Over the past ten years, we’ve experienced an increasing number of droughts in spring and summertime.  Applying a mulch now, while the ground is still moist from the autumn and winter rains will protect and enhance your soil, adding nutrients that will support soil microorganisims and feed your plants.  Mulching will suppress weeds, and help the soil retain moisture.  Early spring is the perfect time to apply an organic mulch of homemade garden compost, Strulch®, woodchip, well-rotted manure, or peat-free compost

Raspberries are one of our most delicious but expensive fruits.  The good news is that raspberries are also incredibly productive, easy to grow, and they don’t take up much room.  We can make huge savings by growing raspberries in our gardens and allotments.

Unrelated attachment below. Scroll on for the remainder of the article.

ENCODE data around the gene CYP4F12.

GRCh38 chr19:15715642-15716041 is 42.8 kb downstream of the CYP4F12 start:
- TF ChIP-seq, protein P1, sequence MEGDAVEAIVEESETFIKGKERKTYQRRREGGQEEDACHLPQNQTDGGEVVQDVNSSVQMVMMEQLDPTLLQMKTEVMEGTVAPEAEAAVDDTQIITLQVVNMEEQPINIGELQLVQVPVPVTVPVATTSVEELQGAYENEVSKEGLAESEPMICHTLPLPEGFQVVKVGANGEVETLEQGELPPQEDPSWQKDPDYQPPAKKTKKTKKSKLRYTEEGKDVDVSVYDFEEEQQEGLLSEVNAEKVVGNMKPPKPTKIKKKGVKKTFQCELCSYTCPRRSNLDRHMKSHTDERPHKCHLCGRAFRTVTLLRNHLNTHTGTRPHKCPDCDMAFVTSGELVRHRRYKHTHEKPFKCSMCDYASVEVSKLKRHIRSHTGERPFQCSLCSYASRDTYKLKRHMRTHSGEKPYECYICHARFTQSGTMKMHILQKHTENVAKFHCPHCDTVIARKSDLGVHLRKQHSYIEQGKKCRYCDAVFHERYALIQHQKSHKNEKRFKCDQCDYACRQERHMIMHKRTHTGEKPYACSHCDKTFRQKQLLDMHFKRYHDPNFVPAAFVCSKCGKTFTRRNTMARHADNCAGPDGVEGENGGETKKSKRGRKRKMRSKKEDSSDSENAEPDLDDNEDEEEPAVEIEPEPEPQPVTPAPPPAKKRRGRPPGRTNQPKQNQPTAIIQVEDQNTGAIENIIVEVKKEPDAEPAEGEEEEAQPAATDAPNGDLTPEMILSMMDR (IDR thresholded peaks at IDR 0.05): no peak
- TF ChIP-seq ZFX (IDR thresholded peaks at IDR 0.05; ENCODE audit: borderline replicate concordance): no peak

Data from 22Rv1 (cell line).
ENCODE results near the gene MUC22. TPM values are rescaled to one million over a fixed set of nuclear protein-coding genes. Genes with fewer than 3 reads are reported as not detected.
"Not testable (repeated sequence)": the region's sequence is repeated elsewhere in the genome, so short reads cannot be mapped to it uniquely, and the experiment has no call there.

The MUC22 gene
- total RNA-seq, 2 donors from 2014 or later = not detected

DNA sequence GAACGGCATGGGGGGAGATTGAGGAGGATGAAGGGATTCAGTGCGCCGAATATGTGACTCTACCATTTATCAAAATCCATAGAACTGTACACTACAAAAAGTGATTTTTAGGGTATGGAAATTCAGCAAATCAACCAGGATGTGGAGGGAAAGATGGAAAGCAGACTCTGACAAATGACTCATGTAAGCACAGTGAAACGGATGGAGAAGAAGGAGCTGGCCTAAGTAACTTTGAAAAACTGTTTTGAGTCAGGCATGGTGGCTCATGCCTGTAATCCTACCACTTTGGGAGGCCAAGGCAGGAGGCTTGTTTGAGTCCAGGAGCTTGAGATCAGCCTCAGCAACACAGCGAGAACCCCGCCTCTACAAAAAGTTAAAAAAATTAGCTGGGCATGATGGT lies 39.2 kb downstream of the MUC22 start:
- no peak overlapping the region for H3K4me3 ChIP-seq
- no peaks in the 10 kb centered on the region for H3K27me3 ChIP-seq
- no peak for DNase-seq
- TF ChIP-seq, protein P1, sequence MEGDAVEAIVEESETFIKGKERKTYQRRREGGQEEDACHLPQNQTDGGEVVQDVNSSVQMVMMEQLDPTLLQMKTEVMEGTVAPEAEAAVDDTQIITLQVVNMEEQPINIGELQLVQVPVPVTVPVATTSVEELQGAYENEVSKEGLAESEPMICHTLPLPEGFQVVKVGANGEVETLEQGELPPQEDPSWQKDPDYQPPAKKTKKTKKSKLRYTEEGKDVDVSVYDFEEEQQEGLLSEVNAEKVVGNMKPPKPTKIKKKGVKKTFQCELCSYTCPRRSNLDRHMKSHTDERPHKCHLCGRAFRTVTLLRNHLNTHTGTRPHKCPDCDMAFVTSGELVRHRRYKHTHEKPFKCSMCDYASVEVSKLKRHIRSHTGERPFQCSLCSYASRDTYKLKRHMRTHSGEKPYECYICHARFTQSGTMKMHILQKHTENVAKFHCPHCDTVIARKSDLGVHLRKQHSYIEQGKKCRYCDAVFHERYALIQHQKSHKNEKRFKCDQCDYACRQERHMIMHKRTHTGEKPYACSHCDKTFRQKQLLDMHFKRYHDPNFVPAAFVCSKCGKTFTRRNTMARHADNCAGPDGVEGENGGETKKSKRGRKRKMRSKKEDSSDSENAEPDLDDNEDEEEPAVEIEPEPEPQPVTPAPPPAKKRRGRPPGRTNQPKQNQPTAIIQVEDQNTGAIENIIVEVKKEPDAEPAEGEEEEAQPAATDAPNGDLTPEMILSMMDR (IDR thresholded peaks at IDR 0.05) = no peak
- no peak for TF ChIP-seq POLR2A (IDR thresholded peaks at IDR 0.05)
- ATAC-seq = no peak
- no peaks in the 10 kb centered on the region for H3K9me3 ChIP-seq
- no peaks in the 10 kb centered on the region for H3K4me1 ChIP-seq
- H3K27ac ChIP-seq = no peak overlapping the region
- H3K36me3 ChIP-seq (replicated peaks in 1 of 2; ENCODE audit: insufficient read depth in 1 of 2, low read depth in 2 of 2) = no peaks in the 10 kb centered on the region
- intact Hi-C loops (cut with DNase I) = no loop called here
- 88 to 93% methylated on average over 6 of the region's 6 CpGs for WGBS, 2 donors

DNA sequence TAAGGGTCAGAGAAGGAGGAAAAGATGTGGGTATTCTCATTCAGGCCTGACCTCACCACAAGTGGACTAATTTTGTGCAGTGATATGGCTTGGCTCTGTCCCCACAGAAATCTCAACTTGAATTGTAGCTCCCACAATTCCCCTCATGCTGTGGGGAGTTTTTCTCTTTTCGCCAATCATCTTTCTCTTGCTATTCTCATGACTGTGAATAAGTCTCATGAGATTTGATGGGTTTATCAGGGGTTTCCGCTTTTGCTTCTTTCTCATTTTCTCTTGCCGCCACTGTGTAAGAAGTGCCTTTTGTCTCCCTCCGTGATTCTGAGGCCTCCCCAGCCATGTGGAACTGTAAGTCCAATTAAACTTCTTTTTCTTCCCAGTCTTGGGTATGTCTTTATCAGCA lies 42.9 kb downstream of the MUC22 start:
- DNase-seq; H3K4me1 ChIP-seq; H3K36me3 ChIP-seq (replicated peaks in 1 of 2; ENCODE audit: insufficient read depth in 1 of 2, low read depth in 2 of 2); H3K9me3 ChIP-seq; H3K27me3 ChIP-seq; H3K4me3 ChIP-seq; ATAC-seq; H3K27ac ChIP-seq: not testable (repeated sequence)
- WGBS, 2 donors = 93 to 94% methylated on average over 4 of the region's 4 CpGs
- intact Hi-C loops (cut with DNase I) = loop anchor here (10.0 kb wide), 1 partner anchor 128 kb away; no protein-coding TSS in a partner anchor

I adore growing raspberries!  For over 25 years, I’ve grown a vast selection of raspberry cultivars in various sized gardens and allotments; I’m excited to share my knowledge and help you grow an abundance of raspberries. 

Yesterday afternoon when I logged onto Twitter, the first thing I saw was an open letter on the use of peat signed by some well-known professional horticulturists and illustrated with a picture of Peter Seabrook.  Earlier this year, I responded to some of the claims Peter Seabrook made about peat in Hort Week; today I’m responding to the claims made by the following professional horticulturists in an open letter, which was published by Garden Trade News.